30 terms

Improvisation Review

The spontaneous portrayal of a scene or character without practice or preparation.
Base Reality
The basic context for any improvisational scene: includes the WHO, WHAT, and WHERE.
Yes, And
Accepting an offer and building onto that offer with something CONNECTED to the original offer. (AGREE and ADD)
Style of improvisation that includes mini-games usually with predetermined rules, guidelines and/or gimmicks.
Style of improvisation that includes no set predetermined rules or guidelines. Improvisers set out to discover the games and gimmicks in the moment.
Raising the stakes, making your improv scene more interesting by adding conflict or suspense.
Failing to agree with any aspect of the reality established by your scene partner.
Game of the Scene
The unusual thing that is discovered in an improvisational scene. The single idea that makes a scene funny.
Any piece of information provided for an improvisational scene. (usually presented by the audience)
The first offer/idea presented by an actor in a scene. Usually is physical, verbal, or emotional
Middle of Things
"Cutting to the chase" by starting in the center of action rather than wasting time on extra lines or questions.
Going along with whatever is presented.
When an actor mimics or copies another actor's movement or behavior as a way to show agreement.
Establishing information through action and physical choices without speaking.
Simply narrating or talking about what you are doing onstage.
Object Work
When performers mime things that would exist in real life within a scene.
Something unplanned or "off the top of your head."
The process of paying attention and focusing on what is happening in the moment.
The ability to play a the reality of a scene or character believably.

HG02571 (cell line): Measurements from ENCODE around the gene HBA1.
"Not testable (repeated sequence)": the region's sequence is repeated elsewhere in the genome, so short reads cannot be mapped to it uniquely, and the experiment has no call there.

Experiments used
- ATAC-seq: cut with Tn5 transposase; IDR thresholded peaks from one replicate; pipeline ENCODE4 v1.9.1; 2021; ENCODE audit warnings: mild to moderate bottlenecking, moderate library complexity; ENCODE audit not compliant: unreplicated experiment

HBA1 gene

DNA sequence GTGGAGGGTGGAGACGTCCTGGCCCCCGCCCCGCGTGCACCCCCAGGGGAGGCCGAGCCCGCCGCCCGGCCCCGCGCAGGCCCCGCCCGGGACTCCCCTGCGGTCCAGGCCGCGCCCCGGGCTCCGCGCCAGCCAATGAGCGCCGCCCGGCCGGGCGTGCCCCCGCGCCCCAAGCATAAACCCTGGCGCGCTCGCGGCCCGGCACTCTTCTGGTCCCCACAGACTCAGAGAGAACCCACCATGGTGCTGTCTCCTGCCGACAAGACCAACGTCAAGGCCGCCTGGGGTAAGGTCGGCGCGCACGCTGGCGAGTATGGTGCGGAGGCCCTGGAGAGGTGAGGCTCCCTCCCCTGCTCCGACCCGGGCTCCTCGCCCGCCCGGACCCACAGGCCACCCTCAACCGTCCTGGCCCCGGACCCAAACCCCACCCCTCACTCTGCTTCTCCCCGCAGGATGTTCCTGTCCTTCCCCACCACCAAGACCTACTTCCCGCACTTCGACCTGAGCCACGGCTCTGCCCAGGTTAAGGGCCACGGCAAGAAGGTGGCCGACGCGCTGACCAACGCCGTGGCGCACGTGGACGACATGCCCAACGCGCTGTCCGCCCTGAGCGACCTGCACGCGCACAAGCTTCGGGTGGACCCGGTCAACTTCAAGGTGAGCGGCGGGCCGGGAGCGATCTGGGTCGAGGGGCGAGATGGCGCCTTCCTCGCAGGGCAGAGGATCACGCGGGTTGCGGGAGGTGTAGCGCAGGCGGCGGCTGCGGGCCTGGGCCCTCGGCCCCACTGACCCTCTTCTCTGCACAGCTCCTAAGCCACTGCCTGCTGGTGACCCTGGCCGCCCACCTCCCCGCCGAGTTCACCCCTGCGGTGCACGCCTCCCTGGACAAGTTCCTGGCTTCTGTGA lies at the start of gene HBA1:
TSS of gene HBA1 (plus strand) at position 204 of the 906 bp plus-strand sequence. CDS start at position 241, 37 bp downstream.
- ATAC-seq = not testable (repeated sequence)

Back Line
The formation that actors stand in when performing improvisation
Cheating Out
Attempting to bring your actions and object work DOWNSTAGE (towards the audience) rather than UPSTAGE (away from the audience).
When an actor adds something similiar (but different) to another actor's movement or behavior as a way to show agreement.
Give and Take
The ability to communicate effectively through learning when to speak and when to listen. Sharing the process of creating a scene.
Unintentional Detachment
Making a choice in a scene by playing it in a half-hearted way. EX: Your leg is broken in a scene. You do not limp or show any emotional response to the injury.
Ironic Detachment/Commenting
Conciously not committing to the reality of the scene in order to get a laugh. EX: Your female scene partner is playing a man and you say "Wow, you're a pretty man" remark.
Top of your Intelligence
Responding truthfully to any stimulus within a scene. Trying to repsond as a real person might respond in a scene.
Pulling the Rug Out
A form of denial that occurs when you destroy the information that has been established in a scene.
Being Inattentive
A form of denial that occurs when you don't listen and fail to notice what has been established.
Dueling Initiations
A form of denial that occurs when you refuse to let go of your preconceived idea while forcing it on the scene.
Character of the Space
Refers to the activity, location and/or environmental condition of the scene. This is one of the most important things to agree with at the start of any scene.